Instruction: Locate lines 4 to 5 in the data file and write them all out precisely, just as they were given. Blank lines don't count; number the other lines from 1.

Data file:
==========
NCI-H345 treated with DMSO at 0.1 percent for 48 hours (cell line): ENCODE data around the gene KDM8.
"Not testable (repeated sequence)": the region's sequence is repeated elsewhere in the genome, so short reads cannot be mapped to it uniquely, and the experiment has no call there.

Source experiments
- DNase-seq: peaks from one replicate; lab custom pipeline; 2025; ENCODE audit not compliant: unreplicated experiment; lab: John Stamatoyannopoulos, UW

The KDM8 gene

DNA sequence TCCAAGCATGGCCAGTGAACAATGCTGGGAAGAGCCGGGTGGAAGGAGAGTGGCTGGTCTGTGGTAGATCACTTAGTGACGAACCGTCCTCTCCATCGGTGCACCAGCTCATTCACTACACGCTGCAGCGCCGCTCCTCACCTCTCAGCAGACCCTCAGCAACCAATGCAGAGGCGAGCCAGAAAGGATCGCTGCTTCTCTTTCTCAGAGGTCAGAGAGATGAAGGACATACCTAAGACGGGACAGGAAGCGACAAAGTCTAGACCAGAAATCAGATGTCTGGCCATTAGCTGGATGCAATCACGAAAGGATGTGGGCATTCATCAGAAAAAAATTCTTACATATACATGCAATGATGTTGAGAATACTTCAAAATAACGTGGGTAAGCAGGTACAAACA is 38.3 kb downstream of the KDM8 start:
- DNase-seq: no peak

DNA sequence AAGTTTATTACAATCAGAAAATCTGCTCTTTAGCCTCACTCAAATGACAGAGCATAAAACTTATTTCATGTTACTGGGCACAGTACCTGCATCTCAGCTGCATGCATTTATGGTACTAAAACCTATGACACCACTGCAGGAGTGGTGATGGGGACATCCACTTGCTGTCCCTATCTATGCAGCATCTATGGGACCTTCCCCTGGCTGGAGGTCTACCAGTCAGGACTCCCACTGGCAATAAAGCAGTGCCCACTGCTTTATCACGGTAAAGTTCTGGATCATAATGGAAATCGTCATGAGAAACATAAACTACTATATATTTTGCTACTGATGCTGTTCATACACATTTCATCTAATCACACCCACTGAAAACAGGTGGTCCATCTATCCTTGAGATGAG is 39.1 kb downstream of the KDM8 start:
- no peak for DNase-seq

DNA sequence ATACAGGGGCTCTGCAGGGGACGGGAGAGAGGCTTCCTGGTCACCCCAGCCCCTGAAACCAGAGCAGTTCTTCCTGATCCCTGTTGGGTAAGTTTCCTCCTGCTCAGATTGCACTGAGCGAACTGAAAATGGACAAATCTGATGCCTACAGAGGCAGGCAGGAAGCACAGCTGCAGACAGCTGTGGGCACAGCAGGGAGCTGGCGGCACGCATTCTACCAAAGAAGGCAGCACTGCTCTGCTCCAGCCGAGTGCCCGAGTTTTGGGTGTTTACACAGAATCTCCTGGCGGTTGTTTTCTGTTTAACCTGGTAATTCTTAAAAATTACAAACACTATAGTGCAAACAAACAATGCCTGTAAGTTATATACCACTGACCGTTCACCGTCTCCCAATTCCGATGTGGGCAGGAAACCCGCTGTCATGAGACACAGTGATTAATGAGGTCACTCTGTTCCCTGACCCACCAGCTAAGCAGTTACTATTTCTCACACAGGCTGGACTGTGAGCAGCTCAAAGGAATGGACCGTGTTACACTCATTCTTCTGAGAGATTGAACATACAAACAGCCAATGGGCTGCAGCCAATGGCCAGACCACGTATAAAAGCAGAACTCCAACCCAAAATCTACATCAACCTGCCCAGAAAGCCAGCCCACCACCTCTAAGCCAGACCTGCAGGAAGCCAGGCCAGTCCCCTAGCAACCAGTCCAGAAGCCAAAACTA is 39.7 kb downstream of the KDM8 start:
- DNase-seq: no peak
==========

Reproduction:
- DNase-seq: peaks from one replicate; lab custom pipeline; 2025; ENCODE audit not compliant: unreplicated experiment; lab: John Stamatoyannopoulos, UW

The KDM8 gene